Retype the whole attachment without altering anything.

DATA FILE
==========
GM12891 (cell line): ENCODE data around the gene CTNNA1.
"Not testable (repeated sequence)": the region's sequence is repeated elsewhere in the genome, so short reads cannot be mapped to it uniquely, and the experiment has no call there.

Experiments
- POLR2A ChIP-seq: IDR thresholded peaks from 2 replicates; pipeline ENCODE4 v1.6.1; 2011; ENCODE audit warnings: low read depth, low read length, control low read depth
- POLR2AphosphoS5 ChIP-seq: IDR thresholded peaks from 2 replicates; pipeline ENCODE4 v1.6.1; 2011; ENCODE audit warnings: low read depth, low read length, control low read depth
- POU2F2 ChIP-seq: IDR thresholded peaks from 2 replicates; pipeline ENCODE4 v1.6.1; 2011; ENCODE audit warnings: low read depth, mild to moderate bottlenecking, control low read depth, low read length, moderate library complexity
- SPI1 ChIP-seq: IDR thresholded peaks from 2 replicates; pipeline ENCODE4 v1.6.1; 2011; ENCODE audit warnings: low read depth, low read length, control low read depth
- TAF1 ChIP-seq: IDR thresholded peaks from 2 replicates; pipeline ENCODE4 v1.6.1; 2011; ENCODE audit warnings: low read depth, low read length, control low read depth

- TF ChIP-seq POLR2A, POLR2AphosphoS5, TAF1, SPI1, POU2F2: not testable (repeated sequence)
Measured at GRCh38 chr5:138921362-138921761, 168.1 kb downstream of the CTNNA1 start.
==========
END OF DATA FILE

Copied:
GM12891 (cell line): ENCODE data around the gene CTNNA1.
"Not testable (repeated sequence)": the region's sequence is repeated elsewhere in the genome, so short reads cannot be mapped to it uniquely, and the experiment has no call there.

Experiments
- POLR2A ChIP-seq: IDR thresholded peaks from 2 replicates; pipeline ENCODE4 v1.6.1; 2011; ENCODE audit warnings: low read depth, low read length, control low read depth
- POLR2AphosphoS5 ChIP-seq: IDR thresholded peaks from 2 replicates; pipeline ENCODE4 v1.6.1; 2011; ENCODE audit warnings: low read depth, low read length, control low read depth
- POU2F2 ChIP-seq: IDR thresholded peaks from 2 replicates; pipeline ENCODE4 v1.6.1; 2011; ENCODE audit warnings: low read depth, mild to moderate bottlenecking, control low read depth, low read length, moderate library complexity
- SPI1 ChIP-seq: IDR thresholded peaks from 2 replicates; pipeline ENCODE4 v1.6.1; 2011; ENCODE audit warnings: low read depth, low read length, control low read depth
- TAF1 ChIP-seq: IDR thresholded peaks from 2 replicates; pipeline ENCODE4 v1.6.1; 2011; ENCODE audit warnings: low read depth, low read length, control low read depth

- TF ChIP-seq POLR2A, POLR2AphosphoS5, TAF1, SPI1, POU2F2: not testable (repeated sequence)
Measured at GRCh38 chr5:138921362-138921761, 168.1 kb downstream of the CTNNA1 start.